Tree Services in Lexington: Tree & Stump Removal, Trimming, Cutting

How Much Do Tree Services Cost in Lexington?

Tree removal and maintenance services in Lexington can increase the value of your home and enhance the safety and appearance of your property. Trimming and removing trees due to age or disease can make way for additional trees or an addition to the property. Below are the average costs for tree removal and maintenance for the city of Lexington.

Lexington Tree Removal Costs - Average Price to Trim or Remove Trees & Shrubs

How Much Does Tree Removal Cost?

The city of Lexington, Kentucky, has a mean average cost of $360 per tree removed. Smaller trees cost closer to $160 per tree, and large trees can cost upwards of $750. Lexington requires the removal of living trees in municipal areas that pose a risk to power lines and city utilities. Other trees may be too close to residential or commercial structures.

How Much Does Stump Removal Cost?

Many trees will leave large stumps in their place after being felled. Stump removal requires a grinder to flatten the stump at ground level and costs between $80 and $150 depending on the size of the stump. The type of wood will also affect the cost. Denser hardwoods may take more time to grind.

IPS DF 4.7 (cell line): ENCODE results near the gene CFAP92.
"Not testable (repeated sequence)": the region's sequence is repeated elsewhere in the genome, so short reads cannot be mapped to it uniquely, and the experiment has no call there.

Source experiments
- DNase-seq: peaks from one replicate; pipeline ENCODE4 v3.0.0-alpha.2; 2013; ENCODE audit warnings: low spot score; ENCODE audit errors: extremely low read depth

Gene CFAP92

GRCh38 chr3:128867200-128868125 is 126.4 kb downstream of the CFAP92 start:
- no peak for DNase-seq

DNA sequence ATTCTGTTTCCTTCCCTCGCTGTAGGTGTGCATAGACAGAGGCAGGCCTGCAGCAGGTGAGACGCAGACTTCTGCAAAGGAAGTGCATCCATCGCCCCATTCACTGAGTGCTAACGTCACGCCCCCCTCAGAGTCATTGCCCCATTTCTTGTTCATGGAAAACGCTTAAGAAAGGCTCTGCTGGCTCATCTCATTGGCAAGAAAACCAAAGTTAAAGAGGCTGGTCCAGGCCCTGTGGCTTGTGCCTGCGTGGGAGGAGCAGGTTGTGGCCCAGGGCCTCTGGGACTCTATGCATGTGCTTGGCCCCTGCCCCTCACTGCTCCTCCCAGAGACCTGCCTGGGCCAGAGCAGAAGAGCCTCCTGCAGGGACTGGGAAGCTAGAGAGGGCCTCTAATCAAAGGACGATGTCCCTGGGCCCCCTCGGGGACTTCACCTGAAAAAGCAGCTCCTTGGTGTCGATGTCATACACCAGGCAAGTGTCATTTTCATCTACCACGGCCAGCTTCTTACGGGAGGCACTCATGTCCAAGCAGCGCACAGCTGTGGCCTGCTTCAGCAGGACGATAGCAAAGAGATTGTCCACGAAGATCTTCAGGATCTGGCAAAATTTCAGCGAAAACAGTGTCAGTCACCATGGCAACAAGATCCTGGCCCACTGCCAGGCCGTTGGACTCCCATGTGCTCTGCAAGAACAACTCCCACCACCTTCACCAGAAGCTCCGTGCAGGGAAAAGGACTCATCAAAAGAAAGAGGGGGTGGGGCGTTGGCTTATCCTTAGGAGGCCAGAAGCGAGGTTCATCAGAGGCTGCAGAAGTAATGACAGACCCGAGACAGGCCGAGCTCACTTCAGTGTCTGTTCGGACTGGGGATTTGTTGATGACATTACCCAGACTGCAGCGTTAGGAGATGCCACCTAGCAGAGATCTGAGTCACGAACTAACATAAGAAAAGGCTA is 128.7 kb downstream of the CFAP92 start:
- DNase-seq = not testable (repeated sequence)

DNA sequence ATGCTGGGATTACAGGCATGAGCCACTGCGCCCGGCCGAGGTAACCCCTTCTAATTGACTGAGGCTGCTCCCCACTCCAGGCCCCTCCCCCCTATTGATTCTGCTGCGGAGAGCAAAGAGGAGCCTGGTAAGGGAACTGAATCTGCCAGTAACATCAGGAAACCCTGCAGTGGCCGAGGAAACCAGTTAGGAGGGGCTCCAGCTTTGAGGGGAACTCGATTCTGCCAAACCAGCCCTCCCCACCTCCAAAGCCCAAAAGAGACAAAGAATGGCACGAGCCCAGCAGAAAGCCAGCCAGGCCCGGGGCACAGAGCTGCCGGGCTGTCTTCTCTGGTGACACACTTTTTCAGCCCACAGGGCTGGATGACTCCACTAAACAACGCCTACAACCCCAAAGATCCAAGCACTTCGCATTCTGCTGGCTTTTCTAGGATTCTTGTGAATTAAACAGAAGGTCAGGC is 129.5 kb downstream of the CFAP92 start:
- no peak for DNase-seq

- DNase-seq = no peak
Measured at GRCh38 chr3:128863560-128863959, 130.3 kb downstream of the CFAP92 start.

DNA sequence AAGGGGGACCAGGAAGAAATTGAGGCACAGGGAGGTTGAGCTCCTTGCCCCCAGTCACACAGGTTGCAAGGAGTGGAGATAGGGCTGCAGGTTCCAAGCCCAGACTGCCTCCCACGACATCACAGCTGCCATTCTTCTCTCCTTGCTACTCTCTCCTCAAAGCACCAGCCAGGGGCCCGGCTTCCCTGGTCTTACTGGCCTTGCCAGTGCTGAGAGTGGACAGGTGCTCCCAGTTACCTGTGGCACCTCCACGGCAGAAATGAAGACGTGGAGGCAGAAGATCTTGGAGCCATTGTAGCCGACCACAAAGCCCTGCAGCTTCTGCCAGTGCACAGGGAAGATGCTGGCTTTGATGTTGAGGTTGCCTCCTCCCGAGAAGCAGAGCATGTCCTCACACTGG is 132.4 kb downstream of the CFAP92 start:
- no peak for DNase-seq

Average Lexington Tree Maintenance Costs

Tree maintenance consists of pruning and cutting limbs. It also includes removing debris after storms and regular maintenance. The cost is a combination of hourly wage and the dead weight of the limbs for hauling away. Lexington customers will usually pay an average of $250 for pruning, tree trimming and branch cutting. The cost is dependent on the size and complexity of the job. The typical range for maintenance is between $180 and $300.

Lexington Tree Facts & FAQs

Lexington is home to a vast amount of tree species. The temperate climate plays a role in the diversity of this area. However, many people are unaware of tree species that may be invasive or governing rules that Lexington has in place to protect the city and other forms of vegetation. Here are some tips for better tree maintenance in the area.